Of India and Modernism: Youngo Verma

Posted: April 30, 2014 - 16:58 , by Deepali Dewan

Youngo Verma (1938-2014), Tantra 21, New Dehi, India, Graphite on Paper, 1981, 36 x 48 inches. ROM 2014.14.1

Recently, the ROM acquired a work by Canadian-Indian artist Youngo Verma (1938-2014) that exemplifies his work with organic abstract forms. Pulling from an Indian “neo-tantric” visuality and participating in a language of global modernism, it connects to South Asia’s past and an international contemporary present. This acquisition supports efforts at the ROM to engage with contemporary issues through the visual form. It is now in the ROM collection and could be on view at a later date.

June 2012, Youngo Varma at his solo exhibition at Fourth Eye Gallery, Toronto. Photo Ali Adil Khan.
June 2012, Youngo Verma at his solo exhibition at Fourth Eye Gallery, Toronto. Photo Ali Adil Khan.

Verma was born in 1938, prior to India’s independence, and would have been influenced by a generation of artists experimenting with new forms that combined the old and the new. Tantra was one source from India’s past appropriated by Indian modern artists to invent a Nationalist art after the era of British colonialism. Verma graduated from Delhi College in 1964 and taught art and sculpture at Delhi’s Jammia Millia College until 1971. But Verma is also part of the Diasporic experience: in 1971 he moved to Germany and was influenced by the Bauhaus School, especially the sculptor Brancusi, and then to Canada in 1981, which has been his home ever since. His work is a product of all these experiences and reflects the multiple factors that shape artists working today.

Detail of “Tantra 21”
Detail of “Tantra 21”

“Tantra 21” has been painstakingly and strategically created with nothing more than graphite on paper to produce an abstract shape that seems to protrude from the paper surface. In this way, it expresses three-dimensionality, as if resisting or defying the flatness of the paper. It was produced out of an act of meditation over a lengthy period of time and is meant to draw the viewer inward towards a trance-like state.

Example of Shiva Lingam, Tarakeshwar Temple. Photo Siddeshwar Prasad, karnatakatravel.blogspot.ca.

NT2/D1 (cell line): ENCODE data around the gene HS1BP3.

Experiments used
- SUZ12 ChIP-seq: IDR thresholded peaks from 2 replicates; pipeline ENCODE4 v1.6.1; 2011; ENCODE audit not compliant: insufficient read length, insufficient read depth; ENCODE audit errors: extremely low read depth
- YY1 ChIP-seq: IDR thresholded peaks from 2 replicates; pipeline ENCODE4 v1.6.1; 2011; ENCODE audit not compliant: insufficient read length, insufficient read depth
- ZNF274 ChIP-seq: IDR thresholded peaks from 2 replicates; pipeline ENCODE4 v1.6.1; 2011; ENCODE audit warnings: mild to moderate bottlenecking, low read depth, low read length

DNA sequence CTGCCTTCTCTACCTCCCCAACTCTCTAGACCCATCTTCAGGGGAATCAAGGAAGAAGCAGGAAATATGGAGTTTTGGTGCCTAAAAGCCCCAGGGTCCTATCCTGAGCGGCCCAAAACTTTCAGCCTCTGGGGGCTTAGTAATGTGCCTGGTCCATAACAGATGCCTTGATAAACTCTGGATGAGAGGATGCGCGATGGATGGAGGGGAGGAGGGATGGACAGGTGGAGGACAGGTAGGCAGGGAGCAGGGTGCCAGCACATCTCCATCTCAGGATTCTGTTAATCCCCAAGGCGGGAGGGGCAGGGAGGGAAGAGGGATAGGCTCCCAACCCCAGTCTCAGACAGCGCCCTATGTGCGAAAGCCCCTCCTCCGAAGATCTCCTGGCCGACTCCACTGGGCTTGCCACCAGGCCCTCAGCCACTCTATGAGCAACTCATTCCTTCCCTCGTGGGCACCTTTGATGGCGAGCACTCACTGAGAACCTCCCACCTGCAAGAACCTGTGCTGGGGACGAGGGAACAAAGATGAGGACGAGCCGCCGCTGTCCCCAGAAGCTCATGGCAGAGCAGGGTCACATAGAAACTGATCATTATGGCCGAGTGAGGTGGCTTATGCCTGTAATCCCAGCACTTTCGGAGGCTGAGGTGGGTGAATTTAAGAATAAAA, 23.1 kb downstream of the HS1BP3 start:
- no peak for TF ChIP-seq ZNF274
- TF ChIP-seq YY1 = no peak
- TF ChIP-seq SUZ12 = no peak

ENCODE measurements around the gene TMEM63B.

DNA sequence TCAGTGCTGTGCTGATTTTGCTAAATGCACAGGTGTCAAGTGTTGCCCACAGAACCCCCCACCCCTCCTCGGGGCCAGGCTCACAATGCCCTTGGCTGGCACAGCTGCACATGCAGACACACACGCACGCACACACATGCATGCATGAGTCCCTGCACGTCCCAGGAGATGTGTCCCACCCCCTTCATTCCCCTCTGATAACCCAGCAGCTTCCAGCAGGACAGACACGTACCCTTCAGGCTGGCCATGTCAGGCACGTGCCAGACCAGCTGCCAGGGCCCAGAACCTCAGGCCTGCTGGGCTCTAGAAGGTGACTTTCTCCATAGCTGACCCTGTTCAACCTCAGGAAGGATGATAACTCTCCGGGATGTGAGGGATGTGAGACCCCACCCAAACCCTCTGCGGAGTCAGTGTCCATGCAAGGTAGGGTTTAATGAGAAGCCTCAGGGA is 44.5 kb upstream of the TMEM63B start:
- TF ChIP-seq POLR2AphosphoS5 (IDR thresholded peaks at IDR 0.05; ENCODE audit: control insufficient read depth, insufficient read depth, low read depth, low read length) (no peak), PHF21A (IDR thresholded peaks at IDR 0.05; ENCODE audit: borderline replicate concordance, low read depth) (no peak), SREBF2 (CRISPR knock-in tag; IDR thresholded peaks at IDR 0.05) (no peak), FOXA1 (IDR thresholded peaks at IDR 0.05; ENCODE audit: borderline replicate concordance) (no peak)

Example of Shiva Lingam, Tarakeshwar Temple. Photo Siddeshwar Prasad, karnatakatravel.blogspot.ca.

But this work is not purely an abstract form without meaning; it is associated to the tradition of Tantra in Hinduism and Buddhism that promotes meditation and ritual to achieve a union with the divine. Verma’s drawing is non-figural on the one hand, but also looks like a birds-eye view of a lingam, on the other. A Lingam is a stone shaft encircled by or sitting on a round stone (yoni) that is the abstract manifestation of the Hindu God Shiva. The Shiva Lingam is often found in Hindu temples as the focus of worship and represents the cosmic procreative energy of Shiva. It is meant to resemble male and female procreative parts in union as a metaphor for the spiritual union with the divine.

Most historians agree that 1980 is a threshold moment in India’s history, marking a period of economic liberalization and its entry onto the global stage. This phase contrasts with India’s past century and a half that was dominated by British colonialism and Indian Nationalism.  Artists from India working in this post-1980 phase are marked by a global identity and have made their homes around the world. Those who settled in Canada have developed a visual practice that is impacted by the cultural history of South Asia as well as their new home. The results can be surprising, innovative, and beautiful. But thus far, their work has not received the visibility it deserves, in the Canadian art market or in cultural institutions. For all these reasons, their work is important in building any collection of global contemporary art.